There are many types of people who would likely consider interest-only loan terms. These include:

  • Those who want to buy a home, but want to buy more than they can actually afford right now.
  • Buyers who know they’ll sell the home quickly, and so don’t want to tie up extra funds in a higher monthly mortgage payment.
  • Buyers in a financial situation where they need lower payments now, but know that they’ll be able to afford higher payments later on.
  • Those who want to take invest the money saved each month, confident they can get a better rate of return this way than with paying down their mortgage principal. This could also apply to buyers who want to pay off high-interest debt with the money saved.

The lower monthly payments during the interest-only period are good for households with irregular income. This comes into play with those who receive commission payments less frequently than on a monthly basis. It’s also beneficial for households with unpredictable income, such as a business owner who is expecting low income while the business is in a period of growth.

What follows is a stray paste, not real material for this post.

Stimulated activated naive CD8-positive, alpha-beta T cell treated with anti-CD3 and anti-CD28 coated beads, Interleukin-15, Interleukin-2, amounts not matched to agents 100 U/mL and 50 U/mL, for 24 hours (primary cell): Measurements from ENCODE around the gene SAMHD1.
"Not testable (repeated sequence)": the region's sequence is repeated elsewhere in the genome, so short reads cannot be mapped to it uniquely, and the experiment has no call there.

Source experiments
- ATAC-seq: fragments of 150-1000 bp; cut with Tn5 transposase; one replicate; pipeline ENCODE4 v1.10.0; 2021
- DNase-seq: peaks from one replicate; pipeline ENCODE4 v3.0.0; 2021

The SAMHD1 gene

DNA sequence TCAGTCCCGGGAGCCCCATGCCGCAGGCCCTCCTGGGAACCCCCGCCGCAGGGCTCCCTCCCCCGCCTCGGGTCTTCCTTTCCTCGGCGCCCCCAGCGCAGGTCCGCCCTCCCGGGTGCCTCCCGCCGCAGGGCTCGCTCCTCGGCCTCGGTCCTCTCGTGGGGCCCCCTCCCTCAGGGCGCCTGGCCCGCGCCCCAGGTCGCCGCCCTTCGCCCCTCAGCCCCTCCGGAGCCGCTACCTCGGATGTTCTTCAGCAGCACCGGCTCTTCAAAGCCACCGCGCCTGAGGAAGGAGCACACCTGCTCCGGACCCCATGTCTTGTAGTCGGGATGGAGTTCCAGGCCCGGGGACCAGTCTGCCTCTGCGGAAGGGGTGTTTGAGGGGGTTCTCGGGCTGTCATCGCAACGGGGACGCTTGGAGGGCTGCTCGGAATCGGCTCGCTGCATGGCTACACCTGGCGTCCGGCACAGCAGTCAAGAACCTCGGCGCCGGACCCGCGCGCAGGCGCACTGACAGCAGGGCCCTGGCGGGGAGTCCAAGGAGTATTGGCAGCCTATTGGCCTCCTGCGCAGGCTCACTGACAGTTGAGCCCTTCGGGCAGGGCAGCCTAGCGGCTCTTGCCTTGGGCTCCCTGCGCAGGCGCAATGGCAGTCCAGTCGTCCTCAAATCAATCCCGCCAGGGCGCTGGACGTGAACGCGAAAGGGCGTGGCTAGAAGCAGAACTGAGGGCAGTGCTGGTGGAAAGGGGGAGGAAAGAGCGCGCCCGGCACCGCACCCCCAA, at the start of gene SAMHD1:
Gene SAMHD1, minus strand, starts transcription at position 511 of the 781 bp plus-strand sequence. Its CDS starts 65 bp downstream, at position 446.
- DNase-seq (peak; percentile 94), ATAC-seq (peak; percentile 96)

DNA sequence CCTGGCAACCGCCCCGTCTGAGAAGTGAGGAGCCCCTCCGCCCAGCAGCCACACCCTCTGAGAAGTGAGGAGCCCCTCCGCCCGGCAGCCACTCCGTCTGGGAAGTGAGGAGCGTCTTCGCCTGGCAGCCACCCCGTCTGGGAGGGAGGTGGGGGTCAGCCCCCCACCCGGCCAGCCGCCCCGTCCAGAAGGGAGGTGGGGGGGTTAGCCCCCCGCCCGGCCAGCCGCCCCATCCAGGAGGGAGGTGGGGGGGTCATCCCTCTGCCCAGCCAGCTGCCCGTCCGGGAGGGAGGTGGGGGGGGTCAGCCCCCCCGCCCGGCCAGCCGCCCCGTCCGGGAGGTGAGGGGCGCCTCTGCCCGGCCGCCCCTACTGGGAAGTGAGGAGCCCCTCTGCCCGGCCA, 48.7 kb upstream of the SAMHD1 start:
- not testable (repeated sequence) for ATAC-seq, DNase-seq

Interest-only payment options also allow borrowers to “afford” a more expensive home than their bank account says they can. This can be important for an executive who needs to entertain clients at home. A home’s appearance can be crucial to success in these cases. Buyers may also want to buy a home that’s simply beyond their means for the time being. Perhaps parents want to get their children into a certain school district. They just can’t budget for a full mortgage payment but can afford interest-only payments.

Things to Consider

This repayment option is a dangerous prospect, especially in an environment where you can’t be sure whether the value of the house will rise in the short term.

While making interest-only payments, the borrower is not building equity in the house. If the borrower is not building equity, they are essentially renting their own home. This is especially true if home values are stagnant or falling. The borrower is never paying down what they ultimately owe on the home.